This led to the opening of the final story, “The Bidding War”, which sees Addison Delamar, a corrupt and money-hungry company owner, want to steal The Doctor’s memories and sell them at a premium price. Her company has the technology to capture and replay people’s memories as if you’re actually there as them, shown in a rather on-the-nose piece of exposition at the start of the comic. She was responsible for kidnapping Captain Jack at the end of the previous story and uses him to draw The Doctor to where she can capture him, a plan that succeeds. She calls down a bunch of alien races who want to get their hands on The Doctor’s mind, including the Cybermen, which as you can imagine, doesn’t go well.

Addison is soon partially cyber-converted, the planet they’re on bombed by angry hippo-aliens, and The Doctor, Rose, Captain Jack and Tara barely make it out of the ordeal alive, only thanks to The Doctor’s memories of the Time War being so horrific that it scares off the other hostiles. The general idea of selling memories is a good one, even more so that The Doctor’s would be a prize possession. Another fun little story.

The Bad:

DW Sin Eaters 3

That cheeky War Doctor, he can’t keep away from the Titan Comics, apparently!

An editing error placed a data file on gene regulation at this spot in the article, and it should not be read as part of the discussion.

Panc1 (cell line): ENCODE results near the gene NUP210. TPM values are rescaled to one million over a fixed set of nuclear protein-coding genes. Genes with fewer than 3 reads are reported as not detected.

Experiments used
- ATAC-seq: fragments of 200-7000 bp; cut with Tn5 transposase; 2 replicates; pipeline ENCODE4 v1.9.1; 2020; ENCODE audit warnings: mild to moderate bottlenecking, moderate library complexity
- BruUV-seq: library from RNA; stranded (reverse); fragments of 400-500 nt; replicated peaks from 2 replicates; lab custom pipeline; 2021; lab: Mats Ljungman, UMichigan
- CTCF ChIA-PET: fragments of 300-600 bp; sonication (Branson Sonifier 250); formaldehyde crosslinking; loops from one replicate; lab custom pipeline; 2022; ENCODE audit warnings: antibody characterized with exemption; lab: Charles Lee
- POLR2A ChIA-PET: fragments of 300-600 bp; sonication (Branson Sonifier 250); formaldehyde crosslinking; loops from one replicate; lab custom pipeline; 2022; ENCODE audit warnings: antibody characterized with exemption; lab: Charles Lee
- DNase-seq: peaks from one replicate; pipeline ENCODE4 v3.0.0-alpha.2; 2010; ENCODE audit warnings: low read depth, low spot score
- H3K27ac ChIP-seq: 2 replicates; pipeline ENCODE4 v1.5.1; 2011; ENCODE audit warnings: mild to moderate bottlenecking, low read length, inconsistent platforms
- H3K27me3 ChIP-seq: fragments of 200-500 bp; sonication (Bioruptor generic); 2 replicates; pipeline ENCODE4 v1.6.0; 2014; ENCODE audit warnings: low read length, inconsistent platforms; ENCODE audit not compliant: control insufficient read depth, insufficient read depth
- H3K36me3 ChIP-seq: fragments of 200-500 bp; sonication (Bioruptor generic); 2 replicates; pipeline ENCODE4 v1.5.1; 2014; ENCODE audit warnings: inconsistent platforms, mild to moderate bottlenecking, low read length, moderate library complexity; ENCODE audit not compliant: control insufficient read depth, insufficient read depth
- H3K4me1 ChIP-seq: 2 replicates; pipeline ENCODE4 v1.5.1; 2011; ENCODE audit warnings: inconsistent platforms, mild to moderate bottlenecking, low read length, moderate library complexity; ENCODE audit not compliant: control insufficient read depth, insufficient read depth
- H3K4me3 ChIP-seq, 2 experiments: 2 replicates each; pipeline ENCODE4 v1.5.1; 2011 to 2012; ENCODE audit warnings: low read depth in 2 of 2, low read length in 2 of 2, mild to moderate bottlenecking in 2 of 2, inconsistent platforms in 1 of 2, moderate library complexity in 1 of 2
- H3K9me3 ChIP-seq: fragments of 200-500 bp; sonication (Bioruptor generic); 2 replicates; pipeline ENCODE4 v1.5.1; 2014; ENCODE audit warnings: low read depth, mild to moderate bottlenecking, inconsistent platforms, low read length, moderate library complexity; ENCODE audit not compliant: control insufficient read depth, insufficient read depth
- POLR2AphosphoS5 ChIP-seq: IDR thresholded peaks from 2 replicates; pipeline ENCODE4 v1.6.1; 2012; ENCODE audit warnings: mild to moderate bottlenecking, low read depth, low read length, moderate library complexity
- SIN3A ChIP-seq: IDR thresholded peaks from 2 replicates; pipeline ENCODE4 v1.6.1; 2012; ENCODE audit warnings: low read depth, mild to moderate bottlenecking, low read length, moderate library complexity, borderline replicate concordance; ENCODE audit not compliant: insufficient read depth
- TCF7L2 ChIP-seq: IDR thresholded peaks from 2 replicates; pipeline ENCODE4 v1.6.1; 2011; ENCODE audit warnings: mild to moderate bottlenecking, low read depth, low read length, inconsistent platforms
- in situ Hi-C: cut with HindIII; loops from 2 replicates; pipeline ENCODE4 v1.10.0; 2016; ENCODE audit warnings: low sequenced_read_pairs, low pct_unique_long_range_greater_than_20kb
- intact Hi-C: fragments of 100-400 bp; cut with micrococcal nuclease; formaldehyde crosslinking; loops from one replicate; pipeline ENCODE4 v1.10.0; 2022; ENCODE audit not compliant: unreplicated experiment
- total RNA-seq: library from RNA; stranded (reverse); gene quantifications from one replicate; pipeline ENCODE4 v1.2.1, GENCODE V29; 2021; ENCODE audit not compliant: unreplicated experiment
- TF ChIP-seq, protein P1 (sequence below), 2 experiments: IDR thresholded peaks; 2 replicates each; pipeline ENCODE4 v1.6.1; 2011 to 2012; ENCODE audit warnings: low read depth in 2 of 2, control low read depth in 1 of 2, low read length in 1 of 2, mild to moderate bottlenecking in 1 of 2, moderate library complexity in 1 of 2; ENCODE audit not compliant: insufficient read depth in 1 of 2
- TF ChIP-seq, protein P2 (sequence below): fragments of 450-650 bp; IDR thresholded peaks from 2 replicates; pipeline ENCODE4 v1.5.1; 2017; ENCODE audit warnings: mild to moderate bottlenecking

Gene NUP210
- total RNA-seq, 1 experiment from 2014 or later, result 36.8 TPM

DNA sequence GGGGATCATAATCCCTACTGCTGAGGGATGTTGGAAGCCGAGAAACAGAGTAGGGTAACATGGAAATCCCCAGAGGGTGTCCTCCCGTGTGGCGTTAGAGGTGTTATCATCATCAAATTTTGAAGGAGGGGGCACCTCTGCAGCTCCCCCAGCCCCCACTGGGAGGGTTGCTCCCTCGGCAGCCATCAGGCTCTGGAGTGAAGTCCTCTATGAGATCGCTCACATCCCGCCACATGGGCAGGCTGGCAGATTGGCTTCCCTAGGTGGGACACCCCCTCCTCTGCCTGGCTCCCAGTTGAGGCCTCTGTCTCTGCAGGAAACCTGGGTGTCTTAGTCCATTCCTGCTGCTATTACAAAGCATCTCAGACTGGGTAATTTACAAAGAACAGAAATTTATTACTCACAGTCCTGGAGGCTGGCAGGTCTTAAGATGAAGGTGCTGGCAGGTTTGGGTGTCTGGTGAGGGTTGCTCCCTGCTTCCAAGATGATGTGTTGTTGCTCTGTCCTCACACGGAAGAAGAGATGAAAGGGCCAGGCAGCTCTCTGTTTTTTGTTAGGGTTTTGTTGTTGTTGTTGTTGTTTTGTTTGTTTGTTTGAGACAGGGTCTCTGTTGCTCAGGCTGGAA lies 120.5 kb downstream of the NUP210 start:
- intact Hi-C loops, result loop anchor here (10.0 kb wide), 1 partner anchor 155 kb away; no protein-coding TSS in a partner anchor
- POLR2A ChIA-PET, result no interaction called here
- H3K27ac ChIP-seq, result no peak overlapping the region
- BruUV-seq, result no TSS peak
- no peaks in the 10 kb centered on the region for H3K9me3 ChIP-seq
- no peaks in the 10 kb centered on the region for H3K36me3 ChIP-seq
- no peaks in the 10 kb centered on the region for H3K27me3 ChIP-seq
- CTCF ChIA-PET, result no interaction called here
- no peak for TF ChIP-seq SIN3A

The only real bad I can think is Tara Mishra. When she joined in the last GN I thought it seemed a bit pointless given The Doctor already has two companions at this point, but she basically does nothing in this book. At the very end Tara decides to stay behind and help the wounded, which The Doctor thinks is a great idea… for her to do, and leaves in the TARDIS with Rose and Jack. I understand the end of the Ninth Doctor range happened a bit suddenly, but that made her whole short run seem even more pointless! Ah well…

The Continuity:

DW Sin Eaters 4

“A Doctor needs his companions.” Great line!

Lots of small nods here, both to past Ninth Doctor comics and Captain Jack stories from TV, so I won’t sit and list them all. There was a fun call back to the Gasmask Children from Ninth Doctor TV classic “The Empty Child / The Doctor Dances”, a shoutout to Cardinal Ollistra from the Big Finish Time War stories, and a few specific mentions of the then-one-off Ninth Doctor comic “Weapons of Past Destruction”, where the Ninth Doctor had offered up his memories for bidding as a distraction…

The Doctor using his memories to drive off evil was a key plot point in the Eleventh Doctor TV story “The Rings of Akhaten”. I’ll also say that the Hippo-aliens I mentioned above are the Harrigain, who I first experienced in the Fifth Doctor audio story “Devil in the Mist”, though this was published first…

Overall Thoughts:

Sin Eaters is a really good graphic novel. The stories contained within are all high quality, both art-wise and plot-wise, and just zip by. It’s a shame the Ninth Doctor’s run had to once again end before its time, but at least these stories are more positive strings to his bow…

4 Star Read